Sustainability is an integral part of corporate culture and emerging as a decision driver across the real estate lifecycle. As companies commit to reducing carbon emissions, performance metrics that measure environmental impact are crucial to achieving sustainability goals. In addition, responsible real estate must support diversity, equity and inclusion across the workplace, including CRE operations.

Carbon footprint, GHG emissions and energy efficiency as well as supplier and workforce diversity are all measures being bolstered by refreshed metrics to account for heightened priorities:

  • Responsible Procurement: Meeting business needs for materials, goods, utilities and services in an environmentally friendly, responsible and ethical way
  • Environmental Resilience: Proportion of portfolio that is at risk due to climate change
  • Clean Transportation: Percentage of distance traveled with clean transportation by employees
  • Inclusive Workplace: Ability of the workplace to drive engagement and inclusion through design

Commitment to reducing carbon emissions and to nurturing a continuous cycle to transition towards sustainability and net zero outcomes, all while achieving operational efficiencies, is now a common corporate goal. Sustainability is being deeply engrained in corporate culture, emerging as a CRE decision driver across the real estate life cycle and for the benefit of the whole workforce.

Operational excellence and agility

Corporate real estate needs to respond to evolving business priorities with flexibility and agility — especially when it comes to the widespread adoption of hybrid work. For CRE portfolios to remain resilient and competitive in this changing landscape, decision-makers need to adopt performance metrics that support future transformation and demonstrate ROI to the C-suite and other stakeholders.

Key metrics for effectively measuring operational excellence and agility include longstanding measures like space utilization, capital planning, costs savings and total CRE cost per person, but also real-time stats on space utilization that show how, where and when space is being occupied. The emerging class of operational excellence metrics include:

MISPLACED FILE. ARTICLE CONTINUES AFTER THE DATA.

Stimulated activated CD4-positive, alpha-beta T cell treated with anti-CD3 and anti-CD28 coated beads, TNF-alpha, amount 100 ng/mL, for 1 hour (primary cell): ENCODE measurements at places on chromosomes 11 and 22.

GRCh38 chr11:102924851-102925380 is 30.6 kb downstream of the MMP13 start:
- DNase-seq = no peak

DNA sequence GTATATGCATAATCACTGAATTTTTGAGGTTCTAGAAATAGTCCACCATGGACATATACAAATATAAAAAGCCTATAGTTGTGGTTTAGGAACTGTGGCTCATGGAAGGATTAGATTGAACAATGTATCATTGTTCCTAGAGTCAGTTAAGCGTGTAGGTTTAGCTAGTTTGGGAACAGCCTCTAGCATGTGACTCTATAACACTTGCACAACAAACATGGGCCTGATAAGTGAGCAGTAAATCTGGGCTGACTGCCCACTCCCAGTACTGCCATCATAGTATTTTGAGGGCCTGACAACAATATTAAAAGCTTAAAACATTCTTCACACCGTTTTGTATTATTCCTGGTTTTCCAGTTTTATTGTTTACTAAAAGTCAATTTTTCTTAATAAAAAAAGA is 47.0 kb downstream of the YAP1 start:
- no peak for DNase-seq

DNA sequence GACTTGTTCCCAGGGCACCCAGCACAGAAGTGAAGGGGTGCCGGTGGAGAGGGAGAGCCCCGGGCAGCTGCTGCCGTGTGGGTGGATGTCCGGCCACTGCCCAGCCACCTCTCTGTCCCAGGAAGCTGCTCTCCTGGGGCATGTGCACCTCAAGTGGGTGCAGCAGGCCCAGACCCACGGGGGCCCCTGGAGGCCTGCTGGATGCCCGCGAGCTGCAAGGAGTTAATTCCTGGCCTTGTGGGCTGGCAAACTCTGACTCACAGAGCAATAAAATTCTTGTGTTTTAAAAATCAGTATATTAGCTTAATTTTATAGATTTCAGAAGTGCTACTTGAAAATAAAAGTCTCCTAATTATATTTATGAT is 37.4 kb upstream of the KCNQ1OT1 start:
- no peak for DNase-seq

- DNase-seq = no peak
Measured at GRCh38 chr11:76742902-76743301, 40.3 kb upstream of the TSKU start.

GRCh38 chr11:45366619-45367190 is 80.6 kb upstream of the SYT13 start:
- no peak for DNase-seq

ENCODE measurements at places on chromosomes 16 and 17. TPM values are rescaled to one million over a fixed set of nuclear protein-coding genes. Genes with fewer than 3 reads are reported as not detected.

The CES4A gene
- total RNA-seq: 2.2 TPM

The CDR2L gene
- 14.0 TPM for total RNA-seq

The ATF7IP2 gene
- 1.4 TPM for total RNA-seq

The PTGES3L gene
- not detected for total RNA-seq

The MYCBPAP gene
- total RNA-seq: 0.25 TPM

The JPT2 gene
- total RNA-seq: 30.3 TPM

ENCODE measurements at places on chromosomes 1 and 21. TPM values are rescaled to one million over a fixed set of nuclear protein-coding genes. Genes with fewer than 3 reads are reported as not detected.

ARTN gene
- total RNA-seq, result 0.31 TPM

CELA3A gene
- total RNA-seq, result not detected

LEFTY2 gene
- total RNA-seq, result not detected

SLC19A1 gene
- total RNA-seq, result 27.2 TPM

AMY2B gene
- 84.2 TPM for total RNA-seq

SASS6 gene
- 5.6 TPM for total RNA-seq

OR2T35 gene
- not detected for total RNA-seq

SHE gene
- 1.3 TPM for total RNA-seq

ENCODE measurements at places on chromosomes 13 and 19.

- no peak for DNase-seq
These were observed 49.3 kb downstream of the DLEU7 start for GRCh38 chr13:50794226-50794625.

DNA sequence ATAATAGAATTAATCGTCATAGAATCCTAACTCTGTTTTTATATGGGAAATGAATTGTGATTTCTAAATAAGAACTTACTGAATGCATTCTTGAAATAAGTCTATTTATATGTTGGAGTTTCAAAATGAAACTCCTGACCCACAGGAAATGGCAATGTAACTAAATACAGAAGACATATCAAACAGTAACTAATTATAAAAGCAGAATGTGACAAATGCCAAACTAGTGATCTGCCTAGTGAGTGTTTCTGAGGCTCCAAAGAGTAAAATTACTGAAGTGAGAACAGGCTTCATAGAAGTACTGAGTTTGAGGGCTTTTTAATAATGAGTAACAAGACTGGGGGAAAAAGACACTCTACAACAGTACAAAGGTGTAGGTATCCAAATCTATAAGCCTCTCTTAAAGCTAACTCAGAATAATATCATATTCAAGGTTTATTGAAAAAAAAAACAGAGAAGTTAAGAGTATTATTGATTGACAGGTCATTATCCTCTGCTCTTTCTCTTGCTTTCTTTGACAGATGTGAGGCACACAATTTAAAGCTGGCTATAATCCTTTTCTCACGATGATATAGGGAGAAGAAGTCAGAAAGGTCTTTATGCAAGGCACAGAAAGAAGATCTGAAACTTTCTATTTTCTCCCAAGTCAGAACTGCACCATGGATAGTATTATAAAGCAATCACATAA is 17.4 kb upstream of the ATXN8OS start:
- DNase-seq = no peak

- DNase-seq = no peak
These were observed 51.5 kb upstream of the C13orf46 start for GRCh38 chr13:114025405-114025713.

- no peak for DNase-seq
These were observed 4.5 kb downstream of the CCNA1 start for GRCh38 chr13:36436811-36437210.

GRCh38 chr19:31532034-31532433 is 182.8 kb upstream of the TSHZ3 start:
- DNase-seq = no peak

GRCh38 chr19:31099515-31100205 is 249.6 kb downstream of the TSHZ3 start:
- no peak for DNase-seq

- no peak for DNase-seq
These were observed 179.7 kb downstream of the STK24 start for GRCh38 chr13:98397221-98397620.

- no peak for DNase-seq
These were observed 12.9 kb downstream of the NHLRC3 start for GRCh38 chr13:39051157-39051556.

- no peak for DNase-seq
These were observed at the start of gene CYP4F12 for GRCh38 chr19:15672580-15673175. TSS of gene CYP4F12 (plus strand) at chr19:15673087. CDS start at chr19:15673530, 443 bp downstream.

• Predictive Capacity: The proportion of CRE processes using predictive analytics
  • Total Cost of WFH/ Remote Work: An organization’s total-spend to allow employees to work from home
  • Proactive Maintenance Cost: The proportion of proactive (planned, reactive and predictive) maintenance against the total maintenance cost

The capacity of real estate to be flexible and agile is crucial to driving the future transformation of portfolios so they have greater resilience and remain competitive. CRE is a key enabler for greater business excellence, innovation, ROI focus, efficiency and productivity through predictable and automated workplace platforms that generate improved service delivery.

The way forward

In a post-pandemic world where traditional norms about where and how we work are rapidly evolving, corporate real estate’s performance and value have come under intense scrutiny. In response, real estate managers are rethinking the metrics they use to evaluate performance. Some of the more advanced and non-traditional metrics are still aspirational for most organizations: only 13% of the executives JLL surveyed said their businesses are collecting data on an ongoing or real-time basis using advanced analytics. However, as CRE leaders adopt the metrics that matter, they will effectively demonstrate to stakeholders that their real estate portfolios are aligned with the organization’s long-term priorities and effectively supporting business goals in an ever-changing landscape.

Cheryl Carron is Head of Global Workplace Management Operations at JLL